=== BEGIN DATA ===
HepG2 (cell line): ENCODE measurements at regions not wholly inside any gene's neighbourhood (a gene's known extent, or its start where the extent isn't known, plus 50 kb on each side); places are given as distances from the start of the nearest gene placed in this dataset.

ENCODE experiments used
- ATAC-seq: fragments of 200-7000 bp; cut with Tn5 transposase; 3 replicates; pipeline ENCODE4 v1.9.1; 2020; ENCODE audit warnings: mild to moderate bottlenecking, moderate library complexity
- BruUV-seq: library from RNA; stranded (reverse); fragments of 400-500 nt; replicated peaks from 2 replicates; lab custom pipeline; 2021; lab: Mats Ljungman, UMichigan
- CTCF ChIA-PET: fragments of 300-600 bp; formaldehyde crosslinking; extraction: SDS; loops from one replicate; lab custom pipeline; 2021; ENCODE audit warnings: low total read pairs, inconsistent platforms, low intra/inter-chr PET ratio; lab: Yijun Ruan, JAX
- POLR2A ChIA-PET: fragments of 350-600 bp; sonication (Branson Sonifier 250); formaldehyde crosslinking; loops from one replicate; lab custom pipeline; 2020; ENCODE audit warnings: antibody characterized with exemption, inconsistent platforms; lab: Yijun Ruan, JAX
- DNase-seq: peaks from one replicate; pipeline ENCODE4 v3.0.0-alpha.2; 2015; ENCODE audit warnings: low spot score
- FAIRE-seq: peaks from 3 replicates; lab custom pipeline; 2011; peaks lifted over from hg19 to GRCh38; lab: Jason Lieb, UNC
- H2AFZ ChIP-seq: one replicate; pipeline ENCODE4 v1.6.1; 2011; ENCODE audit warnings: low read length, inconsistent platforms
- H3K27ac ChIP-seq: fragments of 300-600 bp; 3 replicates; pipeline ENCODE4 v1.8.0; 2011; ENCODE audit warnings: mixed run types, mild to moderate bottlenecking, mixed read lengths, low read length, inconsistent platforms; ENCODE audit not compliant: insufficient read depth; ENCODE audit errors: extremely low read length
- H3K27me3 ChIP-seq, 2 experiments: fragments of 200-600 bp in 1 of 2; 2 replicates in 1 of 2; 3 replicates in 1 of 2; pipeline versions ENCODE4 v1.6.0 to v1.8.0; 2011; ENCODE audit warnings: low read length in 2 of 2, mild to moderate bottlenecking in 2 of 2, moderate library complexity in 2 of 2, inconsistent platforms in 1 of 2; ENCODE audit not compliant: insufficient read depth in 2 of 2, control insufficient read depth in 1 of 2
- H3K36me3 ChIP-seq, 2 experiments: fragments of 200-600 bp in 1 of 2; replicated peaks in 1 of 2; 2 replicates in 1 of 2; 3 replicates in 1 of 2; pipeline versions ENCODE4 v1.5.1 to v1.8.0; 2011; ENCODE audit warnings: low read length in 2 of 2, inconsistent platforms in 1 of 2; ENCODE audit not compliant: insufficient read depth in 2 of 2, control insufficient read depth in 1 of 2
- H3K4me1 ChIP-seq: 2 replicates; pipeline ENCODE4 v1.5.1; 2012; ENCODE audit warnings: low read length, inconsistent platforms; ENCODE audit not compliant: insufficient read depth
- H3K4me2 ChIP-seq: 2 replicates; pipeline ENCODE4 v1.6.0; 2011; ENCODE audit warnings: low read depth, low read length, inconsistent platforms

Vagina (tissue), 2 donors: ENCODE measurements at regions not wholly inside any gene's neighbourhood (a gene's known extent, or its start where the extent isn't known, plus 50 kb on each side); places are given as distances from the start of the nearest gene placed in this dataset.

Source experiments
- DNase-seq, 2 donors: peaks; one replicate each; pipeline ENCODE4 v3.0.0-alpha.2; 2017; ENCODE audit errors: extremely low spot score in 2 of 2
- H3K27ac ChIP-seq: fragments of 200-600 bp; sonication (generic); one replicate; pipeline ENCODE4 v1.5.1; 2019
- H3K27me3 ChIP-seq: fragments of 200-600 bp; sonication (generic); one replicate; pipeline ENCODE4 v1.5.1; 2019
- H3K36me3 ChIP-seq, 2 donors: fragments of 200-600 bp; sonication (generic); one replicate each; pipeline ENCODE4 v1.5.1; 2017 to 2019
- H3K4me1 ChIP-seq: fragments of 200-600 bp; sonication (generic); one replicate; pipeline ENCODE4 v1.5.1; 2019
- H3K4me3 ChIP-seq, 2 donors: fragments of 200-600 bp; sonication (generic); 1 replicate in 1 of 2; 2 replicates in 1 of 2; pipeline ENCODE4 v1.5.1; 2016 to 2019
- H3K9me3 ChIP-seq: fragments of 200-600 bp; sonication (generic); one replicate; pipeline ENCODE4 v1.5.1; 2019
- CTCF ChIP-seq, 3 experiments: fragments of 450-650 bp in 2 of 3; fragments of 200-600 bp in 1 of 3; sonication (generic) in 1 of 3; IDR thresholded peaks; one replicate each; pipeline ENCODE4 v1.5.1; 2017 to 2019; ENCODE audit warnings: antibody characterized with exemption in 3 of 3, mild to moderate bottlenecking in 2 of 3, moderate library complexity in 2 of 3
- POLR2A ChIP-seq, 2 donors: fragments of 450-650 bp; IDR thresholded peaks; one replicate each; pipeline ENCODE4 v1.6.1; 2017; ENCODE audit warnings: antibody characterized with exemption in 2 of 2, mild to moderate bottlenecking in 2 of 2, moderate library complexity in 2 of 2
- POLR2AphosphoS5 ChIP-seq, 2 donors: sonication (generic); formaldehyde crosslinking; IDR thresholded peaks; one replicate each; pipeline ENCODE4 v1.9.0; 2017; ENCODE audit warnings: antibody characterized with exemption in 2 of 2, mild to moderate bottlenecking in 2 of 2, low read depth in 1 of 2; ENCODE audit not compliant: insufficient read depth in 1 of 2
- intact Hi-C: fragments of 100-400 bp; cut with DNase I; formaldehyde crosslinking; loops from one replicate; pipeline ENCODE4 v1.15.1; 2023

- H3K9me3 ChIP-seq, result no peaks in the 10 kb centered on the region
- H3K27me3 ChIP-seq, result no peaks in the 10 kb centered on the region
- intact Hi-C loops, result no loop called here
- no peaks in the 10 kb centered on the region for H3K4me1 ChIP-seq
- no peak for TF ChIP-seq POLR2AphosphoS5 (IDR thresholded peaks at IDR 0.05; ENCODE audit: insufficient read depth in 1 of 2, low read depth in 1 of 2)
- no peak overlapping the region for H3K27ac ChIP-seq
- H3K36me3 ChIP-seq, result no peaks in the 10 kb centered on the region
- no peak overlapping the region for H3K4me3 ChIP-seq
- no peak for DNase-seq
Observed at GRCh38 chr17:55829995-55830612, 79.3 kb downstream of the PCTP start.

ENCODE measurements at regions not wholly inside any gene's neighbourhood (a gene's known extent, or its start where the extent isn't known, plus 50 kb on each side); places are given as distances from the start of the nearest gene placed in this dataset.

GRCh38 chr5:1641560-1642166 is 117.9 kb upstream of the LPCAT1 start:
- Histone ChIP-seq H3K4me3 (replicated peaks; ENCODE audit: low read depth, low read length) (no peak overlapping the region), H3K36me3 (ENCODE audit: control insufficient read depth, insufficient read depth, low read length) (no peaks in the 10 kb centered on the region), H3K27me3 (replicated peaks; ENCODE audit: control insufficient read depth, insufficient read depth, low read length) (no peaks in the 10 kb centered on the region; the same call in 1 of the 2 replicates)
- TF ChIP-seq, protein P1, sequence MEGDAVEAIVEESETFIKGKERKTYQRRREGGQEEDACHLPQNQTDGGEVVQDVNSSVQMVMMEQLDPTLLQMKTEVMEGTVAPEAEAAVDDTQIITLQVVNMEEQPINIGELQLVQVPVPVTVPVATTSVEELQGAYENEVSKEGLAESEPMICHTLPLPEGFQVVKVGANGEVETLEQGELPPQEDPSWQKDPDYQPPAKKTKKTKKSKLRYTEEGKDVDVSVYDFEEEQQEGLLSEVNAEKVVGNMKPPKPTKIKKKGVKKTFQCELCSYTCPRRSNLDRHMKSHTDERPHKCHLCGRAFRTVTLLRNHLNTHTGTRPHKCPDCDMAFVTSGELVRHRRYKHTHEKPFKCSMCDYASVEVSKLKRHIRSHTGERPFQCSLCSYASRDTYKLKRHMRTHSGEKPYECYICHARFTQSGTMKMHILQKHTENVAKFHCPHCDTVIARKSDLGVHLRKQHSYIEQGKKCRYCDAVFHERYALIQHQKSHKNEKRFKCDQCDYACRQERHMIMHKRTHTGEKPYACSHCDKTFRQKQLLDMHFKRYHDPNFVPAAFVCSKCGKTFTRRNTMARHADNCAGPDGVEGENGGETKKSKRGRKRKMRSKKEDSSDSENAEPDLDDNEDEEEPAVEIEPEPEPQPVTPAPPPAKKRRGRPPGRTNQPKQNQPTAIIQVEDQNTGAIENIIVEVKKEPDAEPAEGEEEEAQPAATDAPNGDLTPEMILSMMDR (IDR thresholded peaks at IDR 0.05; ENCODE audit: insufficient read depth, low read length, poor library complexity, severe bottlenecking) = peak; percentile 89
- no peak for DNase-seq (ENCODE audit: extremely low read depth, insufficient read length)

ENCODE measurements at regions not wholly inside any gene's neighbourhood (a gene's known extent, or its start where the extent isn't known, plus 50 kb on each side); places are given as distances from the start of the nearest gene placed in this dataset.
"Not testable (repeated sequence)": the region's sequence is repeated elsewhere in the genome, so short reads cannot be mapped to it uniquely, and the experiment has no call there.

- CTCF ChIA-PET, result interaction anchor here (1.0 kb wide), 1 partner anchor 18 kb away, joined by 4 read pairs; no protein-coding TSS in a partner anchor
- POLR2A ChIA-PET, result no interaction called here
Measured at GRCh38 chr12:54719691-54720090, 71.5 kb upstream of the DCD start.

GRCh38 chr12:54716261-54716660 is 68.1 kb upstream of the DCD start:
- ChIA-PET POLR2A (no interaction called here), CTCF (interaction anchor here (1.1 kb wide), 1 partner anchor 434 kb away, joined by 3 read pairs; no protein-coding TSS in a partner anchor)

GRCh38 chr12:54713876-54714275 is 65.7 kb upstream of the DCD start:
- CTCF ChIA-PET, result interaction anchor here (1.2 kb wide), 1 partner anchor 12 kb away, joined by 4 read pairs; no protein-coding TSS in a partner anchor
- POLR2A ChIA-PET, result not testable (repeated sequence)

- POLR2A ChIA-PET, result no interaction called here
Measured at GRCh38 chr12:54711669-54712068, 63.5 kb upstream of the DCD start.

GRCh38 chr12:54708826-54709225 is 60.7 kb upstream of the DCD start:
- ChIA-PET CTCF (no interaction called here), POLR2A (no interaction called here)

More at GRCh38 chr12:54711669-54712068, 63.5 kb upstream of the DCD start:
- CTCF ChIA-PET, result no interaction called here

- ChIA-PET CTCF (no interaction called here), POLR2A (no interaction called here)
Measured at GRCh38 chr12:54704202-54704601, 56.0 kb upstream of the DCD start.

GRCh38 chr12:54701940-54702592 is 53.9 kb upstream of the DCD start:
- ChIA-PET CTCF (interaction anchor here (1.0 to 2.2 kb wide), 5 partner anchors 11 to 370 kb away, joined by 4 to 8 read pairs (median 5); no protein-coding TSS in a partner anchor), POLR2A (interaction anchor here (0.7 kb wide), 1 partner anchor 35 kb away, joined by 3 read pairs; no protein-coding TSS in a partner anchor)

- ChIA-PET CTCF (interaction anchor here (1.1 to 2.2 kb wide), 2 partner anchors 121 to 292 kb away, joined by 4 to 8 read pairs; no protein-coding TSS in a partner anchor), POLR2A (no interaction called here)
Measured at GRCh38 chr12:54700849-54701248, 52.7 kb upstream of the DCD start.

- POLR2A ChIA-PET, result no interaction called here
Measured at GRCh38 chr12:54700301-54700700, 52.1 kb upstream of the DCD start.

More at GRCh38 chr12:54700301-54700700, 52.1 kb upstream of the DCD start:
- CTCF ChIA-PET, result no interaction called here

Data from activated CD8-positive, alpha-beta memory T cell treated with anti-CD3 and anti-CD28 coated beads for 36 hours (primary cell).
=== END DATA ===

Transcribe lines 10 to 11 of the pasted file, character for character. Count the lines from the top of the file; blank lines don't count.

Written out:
- H3K27ac ChIP-seq: fragments of 300-600 bp; 3 replicates; pipeline ENCODE4 v1.8.0; 2011; ENCODE audit warnings: mixed run types, mild to moderate bottlenecking, mixed read lengths, low read length, inconsistent platforms; ENCODE audit not compliant: insufficient read depth; ENCODE audit errors: extremely low read length
- H3K27me3 ChIP-seq, 2 experiments: fragments of 200-600 bp in 1 of 2; 2 replicates in 1 of 2; 3 replicates in 1 of 2; pipeline versions ENCODE4 v1.6.0 to v1.8.0; 2011; ENCODE audit warnings: low read length in 2 of 2, mild to moderate bottlenecking in 2 of 2, moderate library complexity in 2 of 2, inconsistent platforms in 1 of 2; ENCODE audit not compliant: insufficient read depth in 2 of 2, control insufficient read depth in 1 of 2